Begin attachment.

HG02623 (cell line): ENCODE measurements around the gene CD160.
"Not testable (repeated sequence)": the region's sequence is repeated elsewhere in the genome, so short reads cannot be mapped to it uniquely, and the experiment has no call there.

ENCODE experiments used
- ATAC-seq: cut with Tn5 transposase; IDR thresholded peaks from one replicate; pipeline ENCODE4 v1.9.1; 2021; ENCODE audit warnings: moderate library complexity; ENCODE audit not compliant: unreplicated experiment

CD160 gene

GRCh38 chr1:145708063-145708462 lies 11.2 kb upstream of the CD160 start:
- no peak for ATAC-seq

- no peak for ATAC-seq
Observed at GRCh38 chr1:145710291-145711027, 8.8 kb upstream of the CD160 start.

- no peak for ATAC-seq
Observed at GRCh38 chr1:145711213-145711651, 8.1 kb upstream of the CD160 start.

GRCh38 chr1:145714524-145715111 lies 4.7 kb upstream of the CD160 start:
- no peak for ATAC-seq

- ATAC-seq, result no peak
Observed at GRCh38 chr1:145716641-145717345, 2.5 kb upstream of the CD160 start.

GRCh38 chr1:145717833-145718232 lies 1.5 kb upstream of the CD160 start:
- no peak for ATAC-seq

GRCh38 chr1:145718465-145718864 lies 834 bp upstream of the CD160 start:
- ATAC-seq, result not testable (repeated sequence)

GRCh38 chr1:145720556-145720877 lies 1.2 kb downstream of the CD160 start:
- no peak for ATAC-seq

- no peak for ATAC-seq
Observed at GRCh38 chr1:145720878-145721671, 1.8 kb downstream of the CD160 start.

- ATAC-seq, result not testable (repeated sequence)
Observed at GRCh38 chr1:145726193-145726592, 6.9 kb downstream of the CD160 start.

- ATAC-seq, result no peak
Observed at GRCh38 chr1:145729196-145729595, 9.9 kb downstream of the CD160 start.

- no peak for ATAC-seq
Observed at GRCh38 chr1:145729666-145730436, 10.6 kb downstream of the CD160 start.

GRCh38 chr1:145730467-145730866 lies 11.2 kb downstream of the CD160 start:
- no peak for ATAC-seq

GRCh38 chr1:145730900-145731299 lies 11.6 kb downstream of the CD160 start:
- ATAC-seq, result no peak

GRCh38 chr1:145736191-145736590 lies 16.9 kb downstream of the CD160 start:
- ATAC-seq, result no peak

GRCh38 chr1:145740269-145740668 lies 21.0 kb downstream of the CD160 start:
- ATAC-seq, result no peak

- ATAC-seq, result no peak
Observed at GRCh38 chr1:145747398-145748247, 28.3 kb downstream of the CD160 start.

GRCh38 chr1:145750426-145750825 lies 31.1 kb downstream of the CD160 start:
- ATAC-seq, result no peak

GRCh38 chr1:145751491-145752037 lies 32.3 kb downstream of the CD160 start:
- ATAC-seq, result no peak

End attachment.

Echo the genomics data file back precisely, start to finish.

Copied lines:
HG02623 (cell line): ENCODE measurements around the gene CD160.
"Not testable (repeated sequence)": the region's sequence is repeated elsewhere in the genome, so short reads cannot be mapped to it uniquely, and the experiment has no call there.

ENCODE experiments used
- ATAC-seq: cut with Tn5 transposase; IDR thresholded peaks from one replicate; pipeline ENCODE4 v1.9.1; 2021; ENCODE audit warnings: moderate library complexity; ENCODE audit not compliant: unreplicated experiment

CD160 gene

GRCh38 chr1:145708063-145708462 lies 11.2 kb upstream of the CD160 start:
- no peak for ATAC-seq

- no peak for ATAC-seq
Observed at GRCh38 chr1:145710291-145711027, 8.8 kb upstream of the CD160 start.

- no peak for ATAC-seq
Observed at GRCh38 chr1:145711213-145711651, 8.1 kb upstream of the CD160 start.

GRCh38 chr1:145714524-145715111 lies 4.7 kb upstream of the CD160 start:
- no peak for ATAC-seq

- ATAC-seq, result no peak
Observed at GRCh38 chr1:145716641-145717345, 2.5 kb upstream of the CD160 start.

GRCh38 chr1:145717833-145718232 lies 1.5 kb upstream of the CD160 start:
- no peak for ATAC-seq

GRCh38 chr1:145718465-145718864 lies 834 bp upstream of the CD160 start:
- ATAC-seq, result not testable (repeated sequence)

GRCh38 chr1:145720556-145720877 lies 1.2 kb downstream of the CD160 start:
- no peak for ATAC-seq

- no peak for ATAC-seq
Observed at GRCh38 chr1:145720878-145721671, 1.8 kb downstream of the CD160 start.

- ATAC-seq, result not testable (repeated sequence)
Observed at GRCh38 chr1:145726193-145726592, 6.9 kb downstream of the CD160 start.

- ATAC-seq, result no peak
Observed at GRCh38 chr1:145729196-145729595, 9.9 kb downstream of the CD160 start.

- no peak for ATAC-seq
Observed at GRCh38 chr1:145729666-145730436, 10.6 kb downstream of the CD160 start.

GRCh38 chr1:145730467-145730866 lies 11.2 kb downstream of the CD160 start:
- no peak for ATAC-seq

GRCh38 chr1:145730900-145731299 lies 11.6 kb downstream of the CD160 start:
- ATAC-seq, result no peak

GRCh38 chr1:145736191-145736590 lies 16.9 kb downstream of the CD160 start:
- ATAC-seq, result no peak

GRCh38 chr1:145740269-145740668 lies 21.0 kb downstream of the CD160 start:
- ATAC-seq, result no peak

- ATAC-seq, result no peak
Observed at GRCh38 chr1:145747398-145748247, 28.3 kb downstream of the CD160 start.

GRCh38 chr1:145750426-145750825 lies 31.1 kb downstream of the CD160 start:
- ATAC-seq, result no peak

GRCh38 chr1:145751491-145752037 lies 32.3 kb downstream of the CD160 start:
- ATAC-seq, result no peak